Federal watchdog recommends Kellyanne Conway be fired for Hatch Act violations

A federal watchdog agency on Thursday called for the firing of White House counselor Kellyanne Conway for repeated violations of a law aimed at keeping federal officials from using their offices to advocate for political candidates.

Explore>> Read more trending news

In a letter sent Thursday to President Donald Trump, officials with the U.S. Office of Special Counsel detailed several instances in which Conway attacked Trump’s Democratic rivals in the 2020 presidential race on social media and in official interviews as White House counselor to the president.

Explore>> Conway accused of Hatch Act violation; what is the Hatch Act?

“As a highly visible member of the administration, Ms. Conway’s violations, if left unpunished, send a message to all federal employees that they need not abide by the Hatch Act’s restrictions,” special counsel Henry Kerner said Thursday in a letter sent to Trump. “Her actions erode the principal foundation of our democratic system – our rule of law.”


Speaking with reporters in the White House press office, Conway said she had "no reaction" to the report, according to The Associated Press.

In a statement released Thursday, deputy White House press secretary Steve Groves called the Office of Special Counsel’s recommendation “deeply flawed.”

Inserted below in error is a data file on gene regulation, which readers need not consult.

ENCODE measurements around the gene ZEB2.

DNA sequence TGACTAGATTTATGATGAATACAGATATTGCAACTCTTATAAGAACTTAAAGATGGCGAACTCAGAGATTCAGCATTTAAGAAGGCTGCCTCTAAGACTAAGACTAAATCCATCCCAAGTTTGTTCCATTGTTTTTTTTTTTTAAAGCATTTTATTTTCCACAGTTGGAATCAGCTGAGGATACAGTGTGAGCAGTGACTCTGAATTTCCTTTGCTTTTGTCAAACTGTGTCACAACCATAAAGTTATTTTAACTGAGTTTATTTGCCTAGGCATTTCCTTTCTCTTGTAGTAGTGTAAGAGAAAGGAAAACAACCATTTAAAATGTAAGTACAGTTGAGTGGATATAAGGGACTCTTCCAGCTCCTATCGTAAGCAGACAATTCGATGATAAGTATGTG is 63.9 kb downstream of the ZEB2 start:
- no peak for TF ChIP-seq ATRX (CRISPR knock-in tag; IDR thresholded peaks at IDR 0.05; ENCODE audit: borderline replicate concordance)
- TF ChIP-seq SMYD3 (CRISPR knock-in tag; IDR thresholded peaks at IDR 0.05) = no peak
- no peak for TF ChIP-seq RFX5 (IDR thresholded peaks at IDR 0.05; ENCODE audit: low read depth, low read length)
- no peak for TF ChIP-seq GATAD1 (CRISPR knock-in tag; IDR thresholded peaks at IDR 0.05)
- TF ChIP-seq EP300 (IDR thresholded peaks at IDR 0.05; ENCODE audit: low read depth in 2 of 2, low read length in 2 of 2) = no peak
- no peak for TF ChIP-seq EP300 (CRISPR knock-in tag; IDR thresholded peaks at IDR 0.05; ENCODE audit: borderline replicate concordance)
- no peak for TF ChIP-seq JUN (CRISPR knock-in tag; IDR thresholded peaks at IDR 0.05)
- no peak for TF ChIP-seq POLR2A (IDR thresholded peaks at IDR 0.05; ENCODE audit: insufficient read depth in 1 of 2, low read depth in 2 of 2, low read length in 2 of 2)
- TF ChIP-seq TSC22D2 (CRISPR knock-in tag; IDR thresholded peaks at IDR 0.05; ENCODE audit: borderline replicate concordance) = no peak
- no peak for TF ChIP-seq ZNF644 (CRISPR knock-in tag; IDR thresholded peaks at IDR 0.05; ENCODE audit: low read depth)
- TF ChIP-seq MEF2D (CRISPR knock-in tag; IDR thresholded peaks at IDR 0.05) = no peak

“Its decisions seem to be influenced by media pressure and liberal organizations, and perhaps OSC should be mindful of its own mandate to act in a fair, impartial, nonpolitical manner and not misinterpret or weaponize the Hatch Act,” Groves said.

The Office of Special Counsel noted that, during a May 29 media interview, Conway minimized the significance of the law as applied to her.

The office stated that, when asked about the Hatch Act, she replied, "If you're trying to silence me through the Hatch Act, it's not going to work," and "Let me know when the jail sentence starts."

Career government officials found to have violated the Hatch Act can be fired, suspended or demoted and fined up to $1,000.

The Associated Press contributed to this report.

About the Author